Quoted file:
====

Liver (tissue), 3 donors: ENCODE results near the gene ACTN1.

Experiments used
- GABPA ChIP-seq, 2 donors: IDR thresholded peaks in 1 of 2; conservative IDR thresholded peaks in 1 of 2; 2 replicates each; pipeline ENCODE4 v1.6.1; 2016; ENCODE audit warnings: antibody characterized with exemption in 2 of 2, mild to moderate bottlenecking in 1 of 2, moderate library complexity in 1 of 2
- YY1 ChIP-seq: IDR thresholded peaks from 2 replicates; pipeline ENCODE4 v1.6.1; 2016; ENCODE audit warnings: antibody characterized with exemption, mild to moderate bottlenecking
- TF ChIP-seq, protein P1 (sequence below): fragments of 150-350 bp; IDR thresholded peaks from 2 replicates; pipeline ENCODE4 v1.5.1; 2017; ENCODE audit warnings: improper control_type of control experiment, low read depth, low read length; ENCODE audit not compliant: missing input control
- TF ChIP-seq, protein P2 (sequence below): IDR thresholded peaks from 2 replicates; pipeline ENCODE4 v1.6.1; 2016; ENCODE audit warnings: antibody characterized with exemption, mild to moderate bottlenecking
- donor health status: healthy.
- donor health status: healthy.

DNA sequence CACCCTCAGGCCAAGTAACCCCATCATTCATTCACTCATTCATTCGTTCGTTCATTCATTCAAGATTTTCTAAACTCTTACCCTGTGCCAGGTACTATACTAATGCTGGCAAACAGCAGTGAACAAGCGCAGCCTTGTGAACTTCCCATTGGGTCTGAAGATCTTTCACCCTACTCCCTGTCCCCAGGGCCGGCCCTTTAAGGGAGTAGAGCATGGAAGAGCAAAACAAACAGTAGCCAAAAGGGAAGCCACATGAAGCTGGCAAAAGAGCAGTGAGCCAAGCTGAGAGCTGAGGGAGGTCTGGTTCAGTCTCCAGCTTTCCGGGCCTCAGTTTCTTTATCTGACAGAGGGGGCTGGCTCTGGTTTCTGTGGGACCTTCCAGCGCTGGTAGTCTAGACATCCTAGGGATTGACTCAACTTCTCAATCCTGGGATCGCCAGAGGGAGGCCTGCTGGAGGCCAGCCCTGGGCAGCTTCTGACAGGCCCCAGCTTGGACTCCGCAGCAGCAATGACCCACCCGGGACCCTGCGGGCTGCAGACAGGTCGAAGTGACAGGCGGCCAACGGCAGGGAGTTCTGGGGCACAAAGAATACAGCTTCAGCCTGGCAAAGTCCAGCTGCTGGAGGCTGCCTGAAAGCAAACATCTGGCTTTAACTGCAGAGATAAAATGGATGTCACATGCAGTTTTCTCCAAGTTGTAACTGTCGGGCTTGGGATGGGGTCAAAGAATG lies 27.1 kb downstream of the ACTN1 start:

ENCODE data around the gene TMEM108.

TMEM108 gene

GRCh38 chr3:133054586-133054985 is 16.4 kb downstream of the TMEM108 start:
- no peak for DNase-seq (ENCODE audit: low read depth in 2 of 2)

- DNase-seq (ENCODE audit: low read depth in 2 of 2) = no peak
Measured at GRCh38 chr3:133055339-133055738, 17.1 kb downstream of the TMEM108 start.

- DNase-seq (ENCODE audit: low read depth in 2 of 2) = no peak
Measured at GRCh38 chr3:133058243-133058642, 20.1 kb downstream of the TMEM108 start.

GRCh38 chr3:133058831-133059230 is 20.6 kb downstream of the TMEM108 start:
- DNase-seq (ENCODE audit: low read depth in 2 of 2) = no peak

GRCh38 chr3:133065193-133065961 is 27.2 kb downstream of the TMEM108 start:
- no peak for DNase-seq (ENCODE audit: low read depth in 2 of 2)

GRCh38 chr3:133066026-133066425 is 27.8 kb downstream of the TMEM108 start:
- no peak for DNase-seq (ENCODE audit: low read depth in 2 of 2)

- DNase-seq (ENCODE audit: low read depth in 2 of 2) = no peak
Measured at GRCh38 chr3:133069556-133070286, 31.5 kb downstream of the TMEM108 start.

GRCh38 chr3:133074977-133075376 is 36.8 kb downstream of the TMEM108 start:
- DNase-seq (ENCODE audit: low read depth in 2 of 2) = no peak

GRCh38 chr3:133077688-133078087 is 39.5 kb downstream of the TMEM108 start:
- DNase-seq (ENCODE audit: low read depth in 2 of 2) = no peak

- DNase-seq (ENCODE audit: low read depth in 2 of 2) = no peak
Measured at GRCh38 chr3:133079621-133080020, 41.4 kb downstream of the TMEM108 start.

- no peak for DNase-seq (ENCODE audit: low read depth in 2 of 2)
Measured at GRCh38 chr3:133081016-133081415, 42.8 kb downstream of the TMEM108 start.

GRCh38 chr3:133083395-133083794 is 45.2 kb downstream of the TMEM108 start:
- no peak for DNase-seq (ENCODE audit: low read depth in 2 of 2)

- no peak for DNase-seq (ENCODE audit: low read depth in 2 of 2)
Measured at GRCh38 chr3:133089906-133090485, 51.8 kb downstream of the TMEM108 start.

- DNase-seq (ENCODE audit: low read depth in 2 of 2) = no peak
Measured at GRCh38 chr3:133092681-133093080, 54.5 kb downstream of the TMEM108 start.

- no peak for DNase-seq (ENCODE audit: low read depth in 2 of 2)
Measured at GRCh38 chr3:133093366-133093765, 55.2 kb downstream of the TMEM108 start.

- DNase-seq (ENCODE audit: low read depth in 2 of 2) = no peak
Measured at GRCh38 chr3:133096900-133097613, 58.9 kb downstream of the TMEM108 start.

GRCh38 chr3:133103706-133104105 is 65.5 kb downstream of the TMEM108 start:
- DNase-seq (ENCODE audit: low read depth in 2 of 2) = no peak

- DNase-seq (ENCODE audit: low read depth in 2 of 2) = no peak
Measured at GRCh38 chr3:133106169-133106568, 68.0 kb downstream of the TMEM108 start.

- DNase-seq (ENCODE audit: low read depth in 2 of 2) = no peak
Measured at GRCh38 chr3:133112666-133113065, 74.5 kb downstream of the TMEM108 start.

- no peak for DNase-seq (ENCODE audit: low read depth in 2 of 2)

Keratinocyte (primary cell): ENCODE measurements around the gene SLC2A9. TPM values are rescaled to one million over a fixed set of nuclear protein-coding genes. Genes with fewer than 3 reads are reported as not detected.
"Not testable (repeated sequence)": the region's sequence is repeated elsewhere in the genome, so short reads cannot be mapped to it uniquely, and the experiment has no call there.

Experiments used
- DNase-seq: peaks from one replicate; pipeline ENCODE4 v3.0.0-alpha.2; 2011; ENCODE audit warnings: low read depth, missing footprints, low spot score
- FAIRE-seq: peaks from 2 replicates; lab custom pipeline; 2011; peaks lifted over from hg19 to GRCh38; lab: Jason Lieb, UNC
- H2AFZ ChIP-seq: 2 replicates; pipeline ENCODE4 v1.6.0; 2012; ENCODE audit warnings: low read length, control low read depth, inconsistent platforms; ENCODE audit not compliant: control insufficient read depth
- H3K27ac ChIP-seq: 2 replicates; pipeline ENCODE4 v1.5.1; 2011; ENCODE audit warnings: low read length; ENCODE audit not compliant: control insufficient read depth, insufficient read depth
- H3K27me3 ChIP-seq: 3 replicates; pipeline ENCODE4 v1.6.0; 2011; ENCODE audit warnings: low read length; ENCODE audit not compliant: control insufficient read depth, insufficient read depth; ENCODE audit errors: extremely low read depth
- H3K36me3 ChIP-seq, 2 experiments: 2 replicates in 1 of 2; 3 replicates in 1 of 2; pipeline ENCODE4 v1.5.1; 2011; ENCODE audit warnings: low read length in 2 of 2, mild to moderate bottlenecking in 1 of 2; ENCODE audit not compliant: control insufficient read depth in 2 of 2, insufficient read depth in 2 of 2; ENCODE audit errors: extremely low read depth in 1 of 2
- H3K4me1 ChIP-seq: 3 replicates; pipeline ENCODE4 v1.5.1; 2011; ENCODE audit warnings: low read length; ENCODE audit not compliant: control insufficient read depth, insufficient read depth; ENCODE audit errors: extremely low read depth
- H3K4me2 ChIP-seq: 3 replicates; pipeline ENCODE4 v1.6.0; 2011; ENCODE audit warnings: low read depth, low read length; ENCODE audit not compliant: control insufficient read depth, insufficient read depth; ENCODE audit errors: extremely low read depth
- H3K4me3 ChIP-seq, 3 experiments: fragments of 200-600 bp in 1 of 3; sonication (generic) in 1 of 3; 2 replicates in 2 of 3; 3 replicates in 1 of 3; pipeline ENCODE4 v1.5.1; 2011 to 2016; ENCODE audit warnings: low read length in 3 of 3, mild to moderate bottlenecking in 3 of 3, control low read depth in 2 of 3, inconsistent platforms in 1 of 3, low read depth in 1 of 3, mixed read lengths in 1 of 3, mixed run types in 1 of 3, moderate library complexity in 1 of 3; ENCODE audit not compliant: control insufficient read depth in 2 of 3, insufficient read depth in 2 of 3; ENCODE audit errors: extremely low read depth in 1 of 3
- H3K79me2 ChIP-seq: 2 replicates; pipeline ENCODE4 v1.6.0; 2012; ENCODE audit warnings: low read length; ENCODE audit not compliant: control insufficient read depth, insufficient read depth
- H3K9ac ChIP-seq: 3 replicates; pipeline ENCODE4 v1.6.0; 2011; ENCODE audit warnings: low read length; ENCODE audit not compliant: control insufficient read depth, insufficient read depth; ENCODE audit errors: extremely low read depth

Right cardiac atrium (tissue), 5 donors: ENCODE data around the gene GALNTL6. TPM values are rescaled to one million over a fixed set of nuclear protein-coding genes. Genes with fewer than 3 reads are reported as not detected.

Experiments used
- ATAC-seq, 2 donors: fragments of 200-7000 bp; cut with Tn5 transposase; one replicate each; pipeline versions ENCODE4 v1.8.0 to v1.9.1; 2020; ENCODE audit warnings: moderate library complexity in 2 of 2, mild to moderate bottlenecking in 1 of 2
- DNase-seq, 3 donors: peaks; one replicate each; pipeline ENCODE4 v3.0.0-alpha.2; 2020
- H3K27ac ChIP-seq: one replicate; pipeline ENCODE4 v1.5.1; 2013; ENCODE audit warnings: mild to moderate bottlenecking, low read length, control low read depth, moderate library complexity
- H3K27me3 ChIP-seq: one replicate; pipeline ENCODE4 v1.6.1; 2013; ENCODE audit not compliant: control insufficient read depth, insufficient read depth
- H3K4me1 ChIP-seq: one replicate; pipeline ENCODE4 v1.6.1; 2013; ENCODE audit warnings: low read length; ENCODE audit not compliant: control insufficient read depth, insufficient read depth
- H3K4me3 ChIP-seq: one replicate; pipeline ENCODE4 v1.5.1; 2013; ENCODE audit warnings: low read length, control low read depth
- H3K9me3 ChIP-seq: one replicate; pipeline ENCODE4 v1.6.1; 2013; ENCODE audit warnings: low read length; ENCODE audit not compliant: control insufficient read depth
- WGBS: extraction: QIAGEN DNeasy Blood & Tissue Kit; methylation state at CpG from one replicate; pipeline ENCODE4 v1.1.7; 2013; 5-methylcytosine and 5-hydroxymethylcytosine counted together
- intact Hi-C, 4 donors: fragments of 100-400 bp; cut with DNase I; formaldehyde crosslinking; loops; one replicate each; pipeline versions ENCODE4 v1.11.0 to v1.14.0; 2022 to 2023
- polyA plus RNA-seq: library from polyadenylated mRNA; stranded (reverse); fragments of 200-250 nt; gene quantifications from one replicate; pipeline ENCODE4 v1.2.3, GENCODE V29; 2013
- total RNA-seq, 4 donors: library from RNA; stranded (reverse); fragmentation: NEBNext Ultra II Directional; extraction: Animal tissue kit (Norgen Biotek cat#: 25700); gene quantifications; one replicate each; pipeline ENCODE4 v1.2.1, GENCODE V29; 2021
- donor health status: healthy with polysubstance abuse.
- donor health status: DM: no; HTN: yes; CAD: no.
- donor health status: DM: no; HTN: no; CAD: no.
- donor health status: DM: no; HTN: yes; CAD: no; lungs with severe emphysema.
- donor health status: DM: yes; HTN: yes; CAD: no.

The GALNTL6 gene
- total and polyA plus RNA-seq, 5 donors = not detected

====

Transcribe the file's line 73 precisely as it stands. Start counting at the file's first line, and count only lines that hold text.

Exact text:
- H3K9me3 ChIP-seq: one replicate; pipeline ENCODE4 v1.6.1; 2013; ENCODE audit warnings: low read length; ENCODE audit not compliant: control insufficient read depth